Staying on Top of Resource Planning Trends

Posted by Brian Sullivan on April 15, 2019

Developers working in the office

Successful and profitable projects, happy clients, and happy employees. That’s what you want from your organization, right? You want successful and profitable projects that are managed with a seamless process, you need visibility into problems before they become real issues, and you’ve got to have it all on time and on budget.

In this picture of perfection, those on-time and on-budget projects create happy clients. These projects are completed by employees who are happy because they’ve been assigned projects that fit their specific skills, experience, and aspirations, employees who aren’t overbooked or under-scheduled, who have visibility into their upcoming work and enjoy smooth transitions on and off projects. It’s a wonderful equation: happy employees + happy customers = successful projects. Successful projects lead to winning more work, and that in turn creates a successful organization.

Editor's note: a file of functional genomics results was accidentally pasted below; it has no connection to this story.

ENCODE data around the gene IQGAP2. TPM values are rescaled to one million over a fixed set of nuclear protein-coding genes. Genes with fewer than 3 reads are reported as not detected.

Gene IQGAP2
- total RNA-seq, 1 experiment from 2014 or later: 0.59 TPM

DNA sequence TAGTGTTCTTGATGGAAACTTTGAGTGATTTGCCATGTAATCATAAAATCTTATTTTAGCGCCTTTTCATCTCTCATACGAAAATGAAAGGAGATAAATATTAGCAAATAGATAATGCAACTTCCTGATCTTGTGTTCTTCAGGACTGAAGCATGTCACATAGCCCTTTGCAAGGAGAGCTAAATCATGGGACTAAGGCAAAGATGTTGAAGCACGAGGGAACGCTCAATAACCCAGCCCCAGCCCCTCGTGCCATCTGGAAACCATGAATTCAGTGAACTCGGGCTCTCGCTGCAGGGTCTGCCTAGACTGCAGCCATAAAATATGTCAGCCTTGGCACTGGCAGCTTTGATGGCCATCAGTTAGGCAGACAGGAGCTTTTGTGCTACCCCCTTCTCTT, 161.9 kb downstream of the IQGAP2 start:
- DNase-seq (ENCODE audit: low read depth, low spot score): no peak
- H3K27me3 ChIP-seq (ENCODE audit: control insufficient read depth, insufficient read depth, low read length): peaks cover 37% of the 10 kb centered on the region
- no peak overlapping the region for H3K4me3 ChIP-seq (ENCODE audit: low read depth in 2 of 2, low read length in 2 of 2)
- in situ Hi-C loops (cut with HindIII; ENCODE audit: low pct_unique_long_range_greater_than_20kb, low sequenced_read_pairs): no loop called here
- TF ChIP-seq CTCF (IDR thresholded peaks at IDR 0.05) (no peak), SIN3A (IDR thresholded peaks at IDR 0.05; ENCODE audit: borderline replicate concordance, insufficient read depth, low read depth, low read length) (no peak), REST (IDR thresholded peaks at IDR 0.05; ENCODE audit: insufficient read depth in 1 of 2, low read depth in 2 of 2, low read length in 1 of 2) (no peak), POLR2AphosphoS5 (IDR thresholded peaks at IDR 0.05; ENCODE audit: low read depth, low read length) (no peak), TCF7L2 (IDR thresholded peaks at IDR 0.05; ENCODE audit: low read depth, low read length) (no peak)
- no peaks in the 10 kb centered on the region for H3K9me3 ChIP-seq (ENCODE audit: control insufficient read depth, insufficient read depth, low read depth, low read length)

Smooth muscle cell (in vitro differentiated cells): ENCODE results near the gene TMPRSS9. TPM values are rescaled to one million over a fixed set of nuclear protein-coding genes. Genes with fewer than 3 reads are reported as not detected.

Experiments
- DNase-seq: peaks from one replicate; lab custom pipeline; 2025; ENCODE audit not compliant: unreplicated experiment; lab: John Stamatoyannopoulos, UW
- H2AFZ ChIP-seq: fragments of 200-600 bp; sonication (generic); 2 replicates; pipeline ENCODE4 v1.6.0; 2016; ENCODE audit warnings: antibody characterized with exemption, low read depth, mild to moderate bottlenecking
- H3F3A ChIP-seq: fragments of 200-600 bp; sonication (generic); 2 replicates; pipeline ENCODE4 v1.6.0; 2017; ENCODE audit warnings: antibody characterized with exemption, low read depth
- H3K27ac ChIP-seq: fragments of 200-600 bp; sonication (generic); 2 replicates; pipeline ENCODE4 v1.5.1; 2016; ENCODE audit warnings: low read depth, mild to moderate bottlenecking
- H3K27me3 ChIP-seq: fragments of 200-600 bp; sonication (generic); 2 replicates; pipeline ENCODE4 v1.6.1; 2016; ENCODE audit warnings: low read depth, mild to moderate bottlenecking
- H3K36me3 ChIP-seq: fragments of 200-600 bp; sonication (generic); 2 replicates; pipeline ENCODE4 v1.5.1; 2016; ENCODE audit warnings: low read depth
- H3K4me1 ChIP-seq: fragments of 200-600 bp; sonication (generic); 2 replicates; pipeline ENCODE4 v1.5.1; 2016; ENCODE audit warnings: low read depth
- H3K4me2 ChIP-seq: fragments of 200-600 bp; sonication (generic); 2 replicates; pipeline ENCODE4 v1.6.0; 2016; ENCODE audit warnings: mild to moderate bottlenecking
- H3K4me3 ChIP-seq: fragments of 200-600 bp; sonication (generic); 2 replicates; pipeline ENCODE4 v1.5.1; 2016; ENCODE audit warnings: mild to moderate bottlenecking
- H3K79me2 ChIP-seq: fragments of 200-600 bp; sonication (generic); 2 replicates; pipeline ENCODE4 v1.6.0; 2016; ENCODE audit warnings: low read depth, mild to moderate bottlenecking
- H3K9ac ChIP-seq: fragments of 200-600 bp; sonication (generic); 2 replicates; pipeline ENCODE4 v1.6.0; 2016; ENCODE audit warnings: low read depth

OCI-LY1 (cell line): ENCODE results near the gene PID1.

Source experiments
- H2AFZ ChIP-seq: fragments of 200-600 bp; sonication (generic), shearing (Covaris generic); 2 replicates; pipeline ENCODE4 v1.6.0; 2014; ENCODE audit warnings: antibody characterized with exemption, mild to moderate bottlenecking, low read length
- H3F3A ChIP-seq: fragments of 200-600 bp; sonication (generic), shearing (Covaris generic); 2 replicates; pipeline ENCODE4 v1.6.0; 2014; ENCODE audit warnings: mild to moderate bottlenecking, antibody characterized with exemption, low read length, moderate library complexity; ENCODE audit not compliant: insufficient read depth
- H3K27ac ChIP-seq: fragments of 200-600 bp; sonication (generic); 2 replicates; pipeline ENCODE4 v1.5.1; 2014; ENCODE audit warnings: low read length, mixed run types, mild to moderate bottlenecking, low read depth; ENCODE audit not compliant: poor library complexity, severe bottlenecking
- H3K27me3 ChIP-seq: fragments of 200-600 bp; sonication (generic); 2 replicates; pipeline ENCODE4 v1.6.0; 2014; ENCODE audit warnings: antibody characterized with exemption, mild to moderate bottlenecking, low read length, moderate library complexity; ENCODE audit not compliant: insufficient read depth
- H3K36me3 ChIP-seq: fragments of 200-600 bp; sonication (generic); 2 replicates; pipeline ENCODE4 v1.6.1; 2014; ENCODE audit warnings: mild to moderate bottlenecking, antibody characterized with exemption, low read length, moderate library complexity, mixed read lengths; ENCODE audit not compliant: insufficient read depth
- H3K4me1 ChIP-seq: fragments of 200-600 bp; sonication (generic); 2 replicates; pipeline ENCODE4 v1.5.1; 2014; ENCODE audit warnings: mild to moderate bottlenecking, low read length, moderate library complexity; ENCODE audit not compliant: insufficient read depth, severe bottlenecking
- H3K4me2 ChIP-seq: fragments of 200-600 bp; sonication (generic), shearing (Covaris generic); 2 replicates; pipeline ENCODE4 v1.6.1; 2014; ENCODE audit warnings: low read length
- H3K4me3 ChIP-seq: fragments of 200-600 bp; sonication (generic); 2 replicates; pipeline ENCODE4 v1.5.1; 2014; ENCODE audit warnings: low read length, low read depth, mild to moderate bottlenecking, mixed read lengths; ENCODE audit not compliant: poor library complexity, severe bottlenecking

Changes and advances in the world of project and resource management are sure to have a significant impact on today’s project-based business. If you don’t keep up with the trends, your competitors may pass you by, and the best talent might pick up and go work somewhere else.

Getting a Handle on Resources

As a discipline, project management has been around a long time, and while resource management and planning is a much younger methodology, it’s an incredibly important part of project management. Resource management is the practice of making sure you have the right resources on the right projects and they are effectively utilized. When you run a professional services organization, people are your product, which means resource management is of the utmost importance.

Resource management is the process of identifying initiatives for resources based on priority, planning resource allocation, tracking resource usage and productivity, improving allocation, and measuring the effectiveness of resources.